I see people saying things like:
- I’ve visited 100 countries, most of them for less than 2 days! (my reaction – facepalm)
- Next month I’ll go and visit 8 countries in Asia! (my reaction – facepalm)
- There’s this low-cost airline company who just created a new route to Paris! (facepalm)
- Last year, I saw both the statue of Christ the Redeemer and the Eiffel Tower. (facepalm)
- I’ll go with some friends to the seaside! We’ll sunbathe in the day and spend the nights in a tent. (half-face-palm)
- I’ll go with some friends to the mountains! It’s useful for health and bonding. (half-face-palm)
Some thoughts about these?
- There’s a huge difference in staying in a city or country for 3 days and spending a lifetime in there. If you visit India as a tourist, with money to pay for everything, visiting certain places, meant for tourists, you’ll get the touristic view of India. Even if you go off the beaten track, you’ll be the foreigner who leaves that place the very next day.
- As a tourist, it’s relatively hard to get any idea how the people are. If you stay for more than 5 days in a place, you might understand some things.
- It’s little to zero value in visiting the Eiffel Tower. Yes, when you see some TV news about Paris (or France), you’ll likely see, in the images, an image with the Eiffel Tower. If there’s a movie shot in Paris, the movie will likely show the Eiffel Tower. The same goes for other symbols. But this is pretty much all the value of seeing the Eiffel Tower. You will associate it easily with other things you will see.
- I have this theory – travelling to Paris can be cheap (low-cost flight) because the actual value of going to Paris can be low (you’ll learn little).
- If you visit a country as a tourist, you will most likely notice the differences and the weird things they do in a place – “Oh, they don’t use forks!”, “Oh, their traffic lights are different!”, “Oh, their houses are smaller!” and so on. It’s not 100% wrong, but, most of the time, you will not use the things you learn as a tourist.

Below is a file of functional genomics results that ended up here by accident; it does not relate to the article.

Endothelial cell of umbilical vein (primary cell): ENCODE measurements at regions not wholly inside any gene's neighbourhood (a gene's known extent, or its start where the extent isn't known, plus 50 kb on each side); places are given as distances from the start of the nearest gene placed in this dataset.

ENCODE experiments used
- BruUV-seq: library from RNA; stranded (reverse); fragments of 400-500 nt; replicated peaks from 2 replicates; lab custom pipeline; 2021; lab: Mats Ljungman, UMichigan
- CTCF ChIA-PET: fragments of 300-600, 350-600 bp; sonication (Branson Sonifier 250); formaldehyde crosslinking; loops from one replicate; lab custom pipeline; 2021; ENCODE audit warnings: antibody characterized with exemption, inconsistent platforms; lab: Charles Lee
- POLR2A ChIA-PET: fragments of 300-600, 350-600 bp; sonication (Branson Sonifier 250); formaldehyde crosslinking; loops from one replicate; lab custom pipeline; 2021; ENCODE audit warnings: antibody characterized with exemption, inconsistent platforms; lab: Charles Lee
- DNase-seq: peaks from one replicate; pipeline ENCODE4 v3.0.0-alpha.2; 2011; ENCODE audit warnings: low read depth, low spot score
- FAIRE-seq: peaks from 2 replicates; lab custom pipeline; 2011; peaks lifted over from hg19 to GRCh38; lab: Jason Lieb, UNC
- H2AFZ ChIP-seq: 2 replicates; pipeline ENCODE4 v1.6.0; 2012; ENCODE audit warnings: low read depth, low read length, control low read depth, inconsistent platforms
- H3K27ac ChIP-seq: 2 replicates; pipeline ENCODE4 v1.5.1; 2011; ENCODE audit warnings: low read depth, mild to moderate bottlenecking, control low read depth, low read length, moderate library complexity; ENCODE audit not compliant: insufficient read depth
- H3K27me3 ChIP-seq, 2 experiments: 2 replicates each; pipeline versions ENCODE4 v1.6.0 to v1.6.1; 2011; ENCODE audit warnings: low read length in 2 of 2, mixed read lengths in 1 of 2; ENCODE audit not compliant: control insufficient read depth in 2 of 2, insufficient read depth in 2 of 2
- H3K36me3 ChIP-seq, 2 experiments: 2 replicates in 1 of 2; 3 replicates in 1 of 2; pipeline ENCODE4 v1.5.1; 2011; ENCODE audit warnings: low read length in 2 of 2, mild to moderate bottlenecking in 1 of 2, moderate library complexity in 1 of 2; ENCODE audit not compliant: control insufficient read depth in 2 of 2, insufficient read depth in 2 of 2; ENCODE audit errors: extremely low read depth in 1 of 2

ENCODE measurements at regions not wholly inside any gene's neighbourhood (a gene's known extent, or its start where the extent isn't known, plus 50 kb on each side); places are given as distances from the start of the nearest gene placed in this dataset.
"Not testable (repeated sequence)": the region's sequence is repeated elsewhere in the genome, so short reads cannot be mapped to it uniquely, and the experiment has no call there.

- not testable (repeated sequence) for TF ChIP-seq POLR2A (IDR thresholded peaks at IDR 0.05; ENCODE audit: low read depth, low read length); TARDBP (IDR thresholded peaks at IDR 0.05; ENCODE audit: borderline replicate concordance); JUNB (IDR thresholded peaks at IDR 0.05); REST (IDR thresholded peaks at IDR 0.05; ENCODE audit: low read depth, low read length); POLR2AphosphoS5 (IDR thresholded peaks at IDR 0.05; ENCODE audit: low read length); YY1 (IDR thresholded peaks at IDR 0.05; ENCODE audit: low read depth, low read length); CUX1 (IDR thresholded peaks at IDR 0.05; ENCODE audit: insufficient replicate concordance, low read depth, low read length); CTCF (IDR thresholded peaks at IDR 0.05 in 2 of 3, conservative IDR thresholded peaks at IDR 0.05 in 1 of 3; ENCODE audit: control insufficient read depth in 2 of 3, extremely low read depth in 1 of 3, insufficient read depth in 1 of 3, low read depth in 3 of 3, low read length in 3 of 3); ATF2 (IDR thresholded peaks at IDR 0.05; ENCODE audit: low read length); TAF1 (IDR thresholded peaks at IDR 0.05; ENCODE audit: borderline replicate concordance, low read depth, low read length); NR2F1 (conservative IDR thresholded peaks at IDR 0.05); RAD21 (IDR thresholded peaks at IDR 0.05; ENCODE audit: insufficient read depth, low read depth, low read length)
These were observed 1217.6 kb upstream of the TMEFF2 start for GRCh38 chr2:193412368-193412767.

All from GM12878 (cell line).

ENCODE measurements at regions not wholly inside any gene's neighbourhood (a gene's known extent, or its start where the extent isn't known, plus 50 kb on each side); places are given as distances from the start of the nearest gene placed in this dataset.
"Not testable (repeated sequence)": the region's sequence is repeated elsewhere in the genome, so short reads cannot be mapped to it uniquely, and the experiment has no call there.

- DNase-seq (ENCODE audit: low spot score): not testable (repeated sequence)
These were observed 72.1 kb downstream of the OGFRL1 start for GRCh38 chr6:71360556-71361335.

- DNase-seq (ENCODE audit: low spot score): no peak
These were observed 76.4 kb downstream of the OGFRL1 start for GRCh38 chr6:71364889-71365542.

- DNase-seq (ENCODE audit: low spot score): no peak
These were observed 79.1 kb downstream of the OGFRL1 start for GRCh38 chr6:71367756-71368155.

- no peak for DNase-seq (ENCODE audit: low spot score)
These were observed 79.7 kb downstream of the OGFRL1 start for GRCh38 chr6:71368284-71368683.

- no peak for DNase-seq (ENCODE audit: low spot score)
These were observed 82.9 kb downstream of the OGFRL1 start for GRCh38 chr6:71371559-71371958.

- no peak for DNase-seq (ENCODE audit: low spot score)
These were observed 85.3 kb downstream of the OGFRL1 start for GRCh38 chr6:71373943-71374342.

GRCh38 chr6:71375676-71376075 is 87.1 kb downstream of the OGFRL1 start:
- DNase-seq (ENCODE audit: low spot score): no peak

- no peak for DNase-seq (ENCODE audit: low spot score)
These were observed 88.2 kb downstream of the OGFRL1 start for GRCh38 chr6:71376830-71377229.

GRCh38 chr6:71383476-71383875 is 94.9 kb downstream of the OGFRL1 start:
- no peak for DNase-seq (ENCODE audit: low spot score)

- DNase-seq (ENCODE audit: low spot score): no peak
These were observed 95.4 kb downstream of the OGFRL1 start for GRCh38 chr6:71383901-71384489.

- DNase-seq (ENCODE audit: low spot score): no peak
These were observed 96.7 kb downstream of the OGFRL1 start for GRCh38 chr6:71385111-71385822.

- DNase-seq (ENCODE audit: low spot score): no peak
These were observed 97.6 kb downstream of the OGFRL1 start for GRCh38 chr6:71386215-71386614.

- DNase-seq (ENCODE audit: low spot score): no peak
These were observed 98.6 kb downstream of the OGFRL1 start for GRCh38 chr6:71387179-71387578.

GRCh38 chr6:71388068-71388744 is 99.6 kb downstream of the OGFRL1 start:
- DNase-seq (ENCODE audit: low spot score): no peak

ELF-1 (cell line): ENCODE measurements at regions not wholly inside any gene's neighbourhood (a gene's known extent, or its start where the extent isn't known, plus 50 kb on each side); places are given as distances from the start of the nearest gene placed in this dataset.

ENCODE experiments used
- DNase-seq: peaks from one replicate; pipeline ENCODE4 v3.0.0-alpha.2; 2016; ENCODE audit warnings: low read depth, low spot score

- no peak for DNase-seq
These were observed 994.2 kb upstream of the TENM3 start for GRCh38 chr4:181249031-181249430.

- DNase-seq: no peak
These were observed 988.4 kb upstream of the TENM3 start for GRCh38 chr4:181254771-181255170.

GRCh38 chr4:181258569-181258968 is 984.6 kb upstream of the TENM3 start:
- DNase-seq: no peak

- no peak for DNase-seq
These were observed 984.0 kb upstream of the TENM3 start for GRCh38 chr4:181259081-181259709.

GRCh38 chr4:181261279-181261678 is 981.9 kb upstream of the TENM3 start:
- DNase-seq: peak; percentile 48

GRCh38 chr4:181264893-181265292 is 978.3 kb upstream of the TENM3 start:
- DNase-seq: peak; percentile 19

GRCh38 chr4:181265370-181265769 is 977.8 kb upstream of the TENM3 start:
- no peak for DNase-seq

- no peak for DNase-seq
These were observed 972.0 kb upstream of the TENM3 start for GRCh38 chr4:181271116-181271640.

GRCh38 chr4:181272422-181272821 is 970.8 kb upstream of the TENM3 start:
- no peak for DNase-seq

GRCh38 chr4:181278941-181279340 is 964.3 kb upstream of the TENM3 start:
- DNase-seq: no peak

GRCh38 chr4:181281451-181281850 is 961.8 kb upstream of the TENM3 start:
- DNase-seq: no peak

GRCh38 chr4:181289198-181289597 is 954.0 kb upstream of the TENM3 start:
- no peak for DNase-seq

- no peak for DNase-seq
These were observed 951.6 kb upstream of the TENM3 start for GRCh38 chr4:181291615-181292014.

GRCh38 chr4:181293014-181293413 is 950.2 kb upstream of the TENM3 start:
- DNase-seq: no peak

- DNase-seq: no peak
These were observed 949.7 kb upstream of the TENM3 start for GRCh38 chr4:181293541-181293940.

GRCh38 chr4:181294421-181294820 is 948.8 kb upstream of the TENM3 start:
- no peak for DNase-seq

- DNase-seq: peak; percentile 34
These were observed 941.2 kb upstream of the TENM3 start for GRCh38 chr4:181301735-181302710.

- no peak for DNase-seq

- When going with friends to the seaside or the mountains, the most bonding experience in there is the road to and from that place. Most of the time, at the seaside you’ll just stay in there and sunbathe (if this looks similar to wasting time, it’s because it is), or you’ll be too tired from the walk on the mountains to speak anything. You’ll get a much better use of your time if you go jogging each day for 4 weeks, instead of wasting two days in a trip. Also, there’s little to no bonding if you don’t communicate. And at the seaside the sun is taking all of your energy, while on the mountains, you’re too tired from the walk to have a normal conversation.
What’s the solution?
- The best way to visit a country like a PRO is to take part to an event where at least 10-15 people you know nothing about share the same room for 7-10 days. If they’re different personalities, from different countries, that’s even better. The energy, personal connection and insights you’ll gain like this is unmatchable. You should be able to find a training in a country, with International participants, on your age group. Most of the time, you’ll learn some practical things in there, but the most useful things you’ll gain are the personal connections, networking, and your personal understanding on how the human mind works. You’ll have much better bonding by taking part in a training with 10-20 people with International background, than by visiting a country as a tourist.
If you fit this description: